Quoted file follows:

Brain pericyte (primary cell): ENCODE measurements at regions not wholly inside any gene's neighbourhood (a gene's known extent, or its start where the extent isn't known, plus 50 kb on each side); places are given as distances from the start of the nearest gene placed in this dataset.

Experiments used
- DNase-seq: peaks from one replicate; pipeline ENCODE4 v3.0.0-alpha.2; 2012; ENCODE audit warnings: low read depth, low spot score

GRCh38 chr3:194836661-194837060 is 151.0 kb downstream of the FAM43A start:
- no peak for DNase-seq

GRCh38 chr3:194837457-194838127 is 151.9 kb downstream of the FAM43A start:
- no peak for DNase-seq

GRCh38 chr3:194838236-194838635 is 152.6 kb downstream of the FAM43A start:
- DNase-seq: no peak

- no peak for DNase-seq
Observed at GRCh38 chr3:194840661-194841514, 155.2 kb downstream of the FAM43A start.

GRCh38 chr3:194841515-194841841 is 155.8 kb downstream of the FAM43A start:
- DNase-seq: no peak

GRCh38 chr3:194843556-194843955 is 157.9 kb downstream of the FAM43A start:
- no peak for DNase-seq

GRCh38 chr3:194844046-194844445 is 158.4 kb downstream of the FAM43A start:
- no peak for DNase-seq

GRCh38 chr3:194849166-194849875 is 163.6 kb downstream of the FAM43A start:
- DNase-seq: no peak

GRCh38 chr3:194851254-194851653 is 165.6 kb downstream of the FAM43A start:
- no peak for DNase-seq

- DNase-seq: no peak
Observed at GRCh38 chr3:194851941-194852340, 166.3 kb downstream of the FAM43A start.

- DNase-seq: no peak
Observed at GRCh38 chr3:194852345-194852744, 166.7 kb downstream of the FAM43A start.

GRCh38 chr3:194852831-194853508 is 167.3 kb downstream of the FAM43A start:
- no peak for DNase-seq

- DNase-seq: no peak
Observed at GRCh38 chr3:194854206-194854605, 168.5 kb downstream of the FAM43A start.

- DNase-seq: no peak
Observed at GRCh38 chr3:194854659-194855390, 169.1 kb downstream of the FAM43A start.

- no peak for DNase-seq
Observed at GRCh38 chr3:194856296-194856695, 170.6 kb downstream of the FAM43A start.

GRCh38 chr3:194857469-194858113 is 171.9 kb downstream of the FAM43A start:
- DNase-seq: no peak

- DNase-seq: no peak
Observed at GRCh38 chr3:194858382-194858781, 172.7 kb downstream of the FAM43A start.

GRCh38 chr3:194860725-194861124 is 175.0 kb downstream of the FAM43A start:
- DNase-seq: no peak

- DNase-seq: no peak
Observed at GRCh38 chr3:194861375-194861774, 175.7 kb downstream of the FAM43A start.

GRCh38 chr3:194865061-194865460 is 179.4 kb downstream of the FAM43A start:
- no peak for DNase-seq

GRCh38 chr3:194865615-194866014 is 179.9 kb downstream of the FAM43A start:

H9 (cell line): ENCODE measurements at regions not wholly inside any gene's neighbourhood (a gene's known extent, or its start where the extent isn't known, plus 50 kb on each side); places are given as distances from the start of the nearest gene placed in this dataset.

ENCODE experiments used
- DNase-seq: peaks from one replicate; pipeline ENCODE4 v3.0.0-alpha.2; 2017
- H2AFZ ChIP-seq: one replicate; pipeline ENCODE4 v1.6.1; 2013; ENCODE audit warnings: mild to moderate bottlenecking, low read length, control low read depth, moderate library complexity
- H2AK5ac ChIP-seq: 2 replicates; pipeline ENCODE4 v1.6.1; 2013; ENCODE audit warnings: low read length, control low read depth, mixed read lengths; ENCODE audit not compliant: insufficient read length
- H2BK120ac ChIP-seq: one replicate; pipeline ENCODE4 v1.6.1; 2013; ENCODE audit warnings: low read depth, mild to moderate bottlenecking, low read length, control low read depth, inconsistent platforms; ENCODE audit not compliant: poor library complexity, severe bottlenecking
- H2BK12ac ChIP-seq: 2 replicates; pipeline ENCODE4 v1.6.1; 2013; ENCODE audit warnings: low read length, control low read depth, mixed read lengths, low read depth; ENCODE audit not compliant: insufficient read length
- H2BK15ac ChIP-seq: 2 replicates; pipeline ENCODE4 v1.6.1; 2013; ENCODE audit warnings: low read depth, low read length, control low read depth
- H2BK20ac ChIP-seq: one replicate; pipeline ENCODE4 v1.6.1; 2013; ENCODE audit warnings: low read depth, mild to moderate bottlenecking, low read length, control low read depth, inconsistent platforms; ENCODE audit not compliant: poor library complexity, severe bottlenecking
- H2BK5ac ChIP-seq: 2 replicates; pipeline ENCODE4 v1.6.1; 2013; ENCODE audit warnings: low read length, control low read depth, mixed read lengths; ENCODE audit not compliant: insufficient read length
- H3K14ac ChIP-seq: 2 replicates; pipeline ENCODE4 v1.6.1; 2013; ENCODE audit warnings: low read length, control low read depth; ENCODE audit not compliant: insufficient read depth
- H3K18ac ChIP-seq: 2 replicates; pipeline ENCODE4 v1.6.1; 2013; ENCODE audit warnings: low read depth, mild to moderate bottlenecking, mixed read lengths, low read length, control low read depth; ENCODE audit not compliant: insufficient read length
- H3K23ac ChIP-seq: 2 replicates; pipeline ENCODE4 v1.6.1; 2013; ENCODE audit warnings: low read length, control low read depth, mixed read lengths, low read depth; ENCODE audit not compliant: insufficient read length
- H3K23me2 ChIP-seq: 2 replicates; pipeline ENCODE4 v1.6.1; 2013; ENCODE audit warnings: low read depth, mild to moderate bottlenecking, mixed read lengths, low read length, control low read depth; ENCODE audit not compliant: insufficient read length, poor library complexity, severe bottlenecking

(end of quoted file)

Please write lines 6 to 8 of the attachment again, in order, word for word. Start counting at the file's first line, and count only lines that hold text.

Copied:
GRCh38 chr3:194837457-194838127 is 151.9 kb downstream of the FAM43A start:
- no peak for DNase-seq

GRCh38 chr3:194838236-194838635 is 152.6 kb downstream of the FAM43A start: